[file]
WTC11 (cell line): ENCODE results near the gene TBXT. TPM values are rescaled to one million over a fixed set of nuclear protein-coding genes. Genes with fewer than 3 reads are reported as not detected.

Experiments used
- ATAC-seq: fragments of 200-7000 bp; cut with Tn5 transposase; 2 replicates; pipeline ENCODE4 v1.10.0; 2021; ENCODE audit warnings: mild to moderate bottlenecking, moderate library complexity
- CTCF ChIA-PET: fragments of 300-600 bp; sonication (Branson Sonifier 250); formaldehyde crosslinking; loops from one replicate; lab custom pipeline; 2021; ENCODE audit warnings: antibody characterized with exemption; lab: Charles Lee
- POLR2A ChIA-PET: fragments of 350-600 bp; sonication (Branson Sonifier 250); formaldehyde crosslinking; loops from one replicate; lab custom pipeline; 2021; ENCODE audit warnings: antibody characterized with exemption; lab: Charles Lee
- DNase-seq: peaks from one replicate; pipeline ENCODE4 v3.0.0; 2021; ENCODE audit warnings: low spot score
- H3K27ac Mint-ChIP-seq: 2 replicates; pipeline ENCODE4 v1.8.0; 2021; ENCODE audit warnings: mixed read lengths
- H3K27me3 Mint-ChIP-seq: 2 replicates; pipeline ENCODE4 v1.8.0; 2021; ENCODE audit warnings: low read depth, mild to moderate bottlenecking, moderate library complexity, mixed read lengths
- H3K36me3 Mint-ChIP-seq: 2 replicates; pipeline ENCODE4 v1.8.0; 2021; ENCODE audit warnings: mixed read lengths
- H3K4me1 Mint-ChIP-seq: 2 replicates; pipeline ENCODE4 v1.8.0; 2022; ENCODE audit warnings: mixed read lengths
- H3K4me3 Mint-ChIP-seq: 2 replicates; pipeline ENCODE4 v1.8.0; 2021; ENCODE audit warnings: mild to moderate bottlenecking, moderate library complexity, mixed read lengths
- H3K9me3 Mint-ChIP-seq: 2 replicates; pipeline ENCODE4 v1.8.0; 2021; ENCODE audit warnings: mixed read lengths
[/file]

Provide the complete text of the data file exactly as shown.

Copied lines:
WTC11 (cell line): ENCODE results near the gene TBXT. TPM values are rescaled to one million over a fixed set of nuclear protein-coding genes. Genes with fewer than 3 reads are reported as not detected.

Experiments used
- ATAC-seq: fragments of 200-7000 bp; cut with Tn5 transposase; 2 replicates; pipeline ENCODE4 v1.10.0; 2021; ENCODE audit warnings: mild to moderate bottlenecking, moderate library complexity
- CTCF ChIA-PET: fragments of 300-600 bp; sonication (Branson Sonifier 250); formaldehyde crosslinking; loops from one replicate; lab custom pipeline; 2021; ENCODE audit warnings: antibody characterized with exemption; lab: Charles Lee
- POLR2A ChIA-PET: fragments of 350-600 bp; sonication (Branson Sonifier 250); formaldehyde crosslinking; loops from one replicate; lab custom pipeline; 2021; ENCODE audit warnings: antibody characterized with exemption; lab: Charles Lee
- DNase-seq: peaks from one replicate; pipeline ENCODE4 v3.0.0; 2021; ENCODE audit warnings: low spot score
- H3K27ac Mint-ChIP-seq: 2 replicates; pipeline ENCODE4 v1.8.0; 2021; ENCODE audit warnings: mixed read lengths
- H3K27me3 Mint-ChIP-seq: 2 replicates; pipeline ENCODE4 v1.8.0; 2021; ENCODE audit warnings: low read depth, mild to moderate bottlenecking, moderate library complexity, mixed read lengths
- H3K36me3 Mint-ChIP-seq: 2 replicates; pipeline ENCODE4 v1.8.0; 2021; ENCODE audit warnings: mixed read lengths
- H3K4me1 Mint-ChIP-seq: 2 replicates; pipeline ENCODE4 v1.8.0; 2022; ENCODE audit warnings: mixed read lengths
- H3K4me3 Mint-ChIP-seq: 2 replicates; pipeline ENCODE4 v1.8.0; 2021; ENCODE audit warnings: mild to moderate bottlenecking, moderate library complexity, mixed read lengths
- H3K9me3 Mint-ChIP-seq: 2 replicates; pipeline ENCODE4 v1.8.0; 2021; ENCODE audit warnings: mixed read lengths